“One Summer – America 1927”*

*by Bill Bryson (2013).

From May (Chapter III):

“By 1927, Coolidge worked no more than about four and a half hours a day – “a far lighter schedule than most other presidents, indeed most other people, have followed”, as the political scientist Robert E. Gilbert once observed – and napped much of the rest of the time. “No other President in my time,” recalled the White House usher, “ever slept so much.” When not napping, he often sat with his feet in an open desk drawer (a lifelong habit) and counted cars passing on Pennsylvania Avenue.”

From August (Chapter XXI):

“Coolidge was convinced that his role as president was entirely responsible for his son’s death. He wrote in his autobiography, “If I had not been President he would not have raised a blister on his toe, which resulted in blood-poisoning, playing lawn tennis in the South Grounds…I do not know why such a price was exacted for occupying the White House.” ”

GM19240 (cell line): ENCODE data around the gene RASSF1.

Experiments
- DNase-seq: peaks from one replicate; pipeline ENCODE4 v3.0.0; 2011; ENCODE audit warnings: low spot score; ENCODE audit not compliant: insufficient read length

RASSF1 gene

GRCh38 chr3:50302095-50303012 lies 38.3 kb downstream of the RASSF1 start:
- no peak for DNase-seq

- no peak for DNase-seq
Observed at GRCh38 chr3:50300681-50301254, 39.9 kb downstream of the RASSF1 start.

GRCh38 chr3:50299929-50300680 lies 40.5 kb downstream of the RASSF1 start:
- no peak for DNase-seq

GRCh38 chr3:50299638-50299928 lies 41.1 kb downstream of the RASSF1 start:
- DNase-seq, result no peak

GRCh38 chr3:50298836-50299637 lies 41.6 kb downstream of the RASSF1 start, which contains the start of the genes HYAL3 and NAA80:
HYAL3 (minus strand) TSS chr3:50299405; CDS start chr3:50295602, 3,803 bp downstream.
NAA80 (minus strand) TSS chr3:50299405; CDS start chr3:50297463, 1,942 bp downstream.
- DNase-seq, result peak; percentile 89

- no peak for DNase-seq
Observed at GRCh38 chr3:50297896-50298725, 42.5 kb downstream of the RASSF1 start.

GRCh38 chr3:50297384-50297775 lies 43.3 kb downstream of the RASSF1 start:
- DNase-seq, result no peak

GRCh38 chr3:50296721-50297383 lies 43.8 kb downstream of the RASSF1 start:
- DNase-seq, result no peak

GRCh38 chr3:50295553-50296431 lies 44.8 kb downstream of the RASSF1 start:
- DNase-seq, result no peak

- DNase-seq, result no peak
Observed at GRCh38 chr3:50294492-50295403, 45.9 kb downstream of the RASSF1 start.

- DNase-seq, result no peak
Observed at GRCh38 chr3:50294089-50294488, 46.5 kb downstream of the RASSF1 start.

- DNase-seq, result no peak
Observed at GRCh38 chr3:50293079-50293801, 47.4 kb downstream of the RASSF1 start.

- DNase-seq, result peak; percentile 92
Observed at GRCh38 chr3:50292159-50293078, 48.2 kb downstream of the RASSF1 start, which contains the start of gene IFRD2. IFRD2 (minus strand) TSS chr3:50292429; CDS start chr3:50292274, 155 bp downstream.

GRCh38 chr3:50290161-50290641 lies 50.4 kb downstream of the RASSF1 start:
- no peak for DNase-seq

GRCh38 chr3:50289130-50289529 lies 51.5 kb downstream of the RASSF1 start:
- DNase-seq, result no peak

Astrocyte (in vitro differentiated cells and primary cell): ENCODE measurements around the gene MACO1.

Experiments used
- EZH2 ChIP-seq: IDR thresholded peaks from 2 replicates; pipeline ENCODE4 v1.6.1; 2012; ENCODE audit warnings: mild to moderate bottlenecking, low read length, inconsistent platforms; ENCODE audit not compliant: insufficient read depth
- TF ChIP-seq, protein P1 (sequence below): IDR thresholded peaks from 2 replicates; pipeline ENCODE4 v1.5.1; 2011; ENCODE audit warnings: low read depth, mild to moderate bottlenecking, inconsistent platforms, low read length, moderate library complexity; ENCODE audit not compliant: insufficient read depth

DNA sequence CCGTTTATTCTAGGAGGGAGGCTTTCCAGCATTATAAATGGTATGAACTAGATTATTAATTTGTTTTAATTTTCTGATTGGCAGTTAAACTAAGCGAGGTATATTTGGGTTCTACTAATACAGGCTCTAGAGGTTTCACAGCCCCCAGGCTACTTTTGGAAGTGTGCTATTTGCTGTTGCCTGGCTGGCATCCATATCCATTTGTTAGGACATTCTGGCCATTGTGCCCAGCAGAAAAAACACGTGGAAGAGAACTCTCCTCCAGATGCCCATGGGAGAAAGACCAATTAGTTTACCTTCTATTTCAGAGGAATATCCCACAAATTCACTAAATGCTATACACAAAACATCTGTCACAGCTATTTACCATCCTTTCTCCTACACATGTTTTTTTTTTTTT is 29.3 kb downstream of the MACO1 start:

Richard Yates: Revolutionary Road (1961):

…The first thing to do, he knew, was to go on inside and say good morning to Jack Ordway, and take off his coat and sit down. He did that, instantly shutting out his view of everything beyond the cubicle walls, and as he settled himself sideways at his desk with his right foot automatically toeing open a lower drawer and using its edge as a foot rest (the pressure of his shoe over the years had worn a little saddle in the edge of that particular drawer), he allowed a slow wave of delight to break over him…”

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